Gramsci took aim at those who argued for repeated revolutionary offensives, after the time for their success had passed. In a critique of Trotsky, Gramsci said he was a political theorist of frontal attack in a period in which they only led to defeats. In contrast, Gramsci praised Lenin, who “understood that a change was necessary from the war of manoeuvre applied victoriously in the East in 1917, to a war of position which was the only form possible in the West where...armies could rapidly accumulateendless quantities of munitions, and where the social structures were of themselves s till capable of becoming heavily-armed fortifications”. Gramsci saw the struggle by communists to build a united front as analogous to that of a war of position. In light of the strength of the bourgeois hegemony in the west, Gramsci argues that the change of tactics advocated by the Comintern was necessary since “The truth is that one cannot choose the form of war one wants, unless from the start one has a crushing superiority over the enemy”.
For Gramsci, a war of position is likened to a prolonged siege or trench warfare supported by massive reserves which makes a frontal assault impossible. A war of maneuver by contrast is characterized by forward movement, frontal attacks, and rapid strikes. To Gramsci, a war of position is needed in advanced capitalist societies because there, the state possesses immense political and ideological resources in contrast to a strong state and weak civil society found in Russia. Therefore, the conditions that made the Russian Revolution possible do not apply in Western Europe.
While Gramsci's formulation for a war of position has been used by revisionists and Eurocommunists to advocate non-revolutionary or reformist strategies, this goes against the grain of Gramsci's thought. These forces renounced revolution and made the war of position into a permanent strategy of seeking to reform the state from within and effectively accepted capitalism as the only horizon. To Gramsci, a war of position was the period in which hegemony was developed by the working class and its allies through ideological, political and cultural struggle.
For Gramsci, a war of position is conceived of as the prelude to a war of maneuver, during which the working class not only gathers its forces and wins people from other oppressed classes to its vision of a new society. As he elaborates, the role of the Modern Prince or the Communist Party is to act as “the proclaimer and organiser of an intellectual and moral reform, which also means creating the terrain for a subsequent development of the national-popular collective will towards the realisation of a superior, total form of modern civilisation”. Without communists being able to gain moral, intellectual, and political leadership over the oppressed masses before launching a war of maneuver, they can never succeed.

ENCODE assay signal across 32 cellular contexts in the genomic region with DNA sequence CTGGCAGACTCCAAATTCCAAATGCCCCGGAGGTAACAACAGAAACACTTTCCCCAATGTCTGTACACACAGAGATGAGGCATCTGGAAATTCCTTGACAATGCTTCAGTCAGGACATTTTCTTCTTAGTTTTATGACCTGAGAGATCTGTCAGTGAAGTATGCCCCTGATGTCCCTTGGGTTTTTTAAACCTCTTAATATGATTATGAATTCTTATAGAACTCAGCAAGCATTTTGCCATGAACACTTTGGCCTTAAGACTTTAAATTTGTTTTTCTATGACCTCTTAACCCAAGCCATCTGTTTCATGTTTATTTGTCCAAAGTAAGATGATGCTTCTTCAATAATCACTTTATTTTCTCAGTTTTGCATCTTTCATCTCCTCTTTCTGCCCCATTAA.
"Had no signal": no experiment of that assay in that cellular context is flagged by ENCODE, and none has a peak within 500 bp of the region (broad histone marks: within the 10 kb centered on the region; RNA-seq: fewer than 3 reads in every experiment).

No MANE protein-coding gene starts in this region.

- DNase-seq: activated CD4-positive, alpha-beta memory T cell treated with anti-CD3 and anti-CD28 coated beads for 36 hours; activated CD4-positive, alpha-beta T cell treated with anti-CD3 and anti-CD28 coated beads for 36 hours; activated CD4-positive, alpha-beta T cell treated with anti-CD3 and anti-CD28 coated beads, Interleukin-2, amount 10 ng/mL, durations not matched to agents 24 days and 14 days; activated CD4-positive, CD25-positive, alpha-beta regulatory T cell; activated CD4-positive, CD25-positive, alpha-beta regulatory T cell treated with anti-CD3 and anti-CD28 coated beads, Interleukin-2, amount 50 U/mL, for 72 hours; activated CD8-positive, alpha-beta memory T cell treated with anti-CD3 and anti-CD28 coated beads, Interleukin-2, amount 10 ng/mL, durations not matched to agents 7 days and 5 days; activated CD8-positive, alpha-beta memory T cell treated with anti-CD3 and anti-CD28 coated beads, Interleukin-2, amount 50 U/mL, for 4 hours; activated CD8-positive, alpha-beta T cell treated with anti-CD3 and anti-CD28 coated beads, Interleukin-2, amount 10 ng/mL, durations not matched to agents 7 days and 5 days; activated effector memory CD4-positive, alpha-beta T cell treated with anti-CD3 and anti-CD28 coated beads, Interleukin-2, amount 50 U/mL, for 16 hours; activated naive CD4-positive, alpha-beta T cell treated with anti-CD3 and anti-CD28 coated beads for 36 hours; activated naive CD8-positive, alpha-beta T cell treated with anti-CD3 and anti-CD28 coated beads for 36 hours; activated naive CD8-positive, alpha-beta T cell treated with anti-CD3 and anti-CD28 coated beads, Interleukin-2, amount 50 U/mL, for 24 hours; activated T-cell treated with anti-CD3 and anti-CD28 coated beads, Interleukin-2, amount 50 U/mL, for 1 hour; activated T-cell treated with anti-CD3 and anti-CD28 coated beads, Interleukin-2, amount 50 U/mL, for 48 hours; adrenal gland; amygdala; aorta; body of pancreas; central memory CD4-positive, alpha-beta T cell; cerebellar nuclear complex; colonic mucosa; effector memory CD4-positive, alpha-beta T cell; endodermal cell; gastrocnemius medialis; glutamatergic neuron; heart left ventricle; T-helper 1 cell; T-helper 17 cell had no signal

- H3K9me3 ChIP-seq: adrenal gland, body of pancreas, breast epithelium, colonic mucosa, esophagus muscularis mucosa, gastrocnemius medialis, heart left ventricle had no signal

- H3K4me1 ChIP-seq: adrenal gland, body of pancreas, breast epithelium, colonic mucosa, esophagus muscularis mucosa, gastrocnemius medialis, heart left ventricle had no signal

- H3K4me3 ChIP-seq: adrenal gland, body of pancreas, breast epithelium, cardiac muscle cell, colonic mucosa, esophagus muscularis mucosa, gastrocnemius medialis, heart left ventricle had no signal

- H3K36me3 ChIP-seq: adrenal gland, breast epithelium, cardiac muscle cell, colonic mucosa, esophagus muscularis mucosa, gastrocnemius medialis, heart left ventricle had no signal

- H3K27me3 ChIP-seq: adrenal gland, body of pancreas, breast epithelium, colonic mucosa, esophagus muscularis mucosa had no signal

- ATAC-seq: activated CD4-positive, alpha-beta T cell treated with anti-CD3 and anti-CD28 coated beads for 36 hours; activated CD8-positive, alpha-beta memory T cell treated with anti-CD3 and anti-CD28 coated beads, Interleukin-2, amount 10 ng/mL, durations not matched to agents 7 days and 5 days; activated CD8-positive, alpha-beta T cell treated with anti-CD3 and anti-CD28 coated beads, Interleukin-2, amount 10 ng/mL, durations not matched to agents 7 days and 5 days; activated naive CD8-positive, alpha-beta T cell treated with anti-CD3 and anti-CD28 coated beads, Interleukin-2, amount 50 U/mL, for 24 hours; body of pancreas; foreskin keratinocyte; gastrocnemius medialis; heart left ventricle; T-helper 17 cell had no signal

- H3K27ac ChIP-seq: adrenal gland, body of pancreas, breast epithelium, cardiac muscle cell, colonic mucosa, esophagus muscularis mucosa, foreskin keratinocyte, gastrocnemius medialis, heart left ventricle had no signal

Ultimately, for Gramsci, the war of position or the building up of communist hegemony is light-years apart from the reformist or Eurocommunist conception of a war of position. To the revisionists, the war of position is merely justify up their non-revolutionary strategy of becoming the “loyal opposition” of the bourgeoisie by appropriating the language of the communist Gramsci. For Gramsci, a war of position is how communists fight differently from the ruling class before they can undertake a war of maneuver. Gramsci warns, “Another point to be kept in mind is that in political struggle one should not ape the methods of the ruling classes, or one will fall into easy ambushes”.
Gramsci conceived of people as eager to hear and be inspired by the message of communist revolution, that was an inspiring vision that will be heeded because it is needed. During the war of position, communists would draw more people into the movement and expand their circles of action to not only attack every manifestation of capitalist exploitation, but creating an inspiring ideal of a new order.
Gramsci understood that while a war of position did not involve the same sacrifices as a war of movement, it has its own costs: “one passes over to siege warfare; this is concentrated, difficult, and requires exceptional qualities of patience and inventiveness. In politics, the siege is a reciprocal one, despite all appearances, and the mere fact that the ruler has to muster all his resources demonstrates how seriously he takes his adversary”. Thus while a prolonged war of position may cause the bourgeois to lose hegemony and to weaken, there is a dialectic at work as well. For just as the enemy is worn down by a siege, the besiegers are also weakened.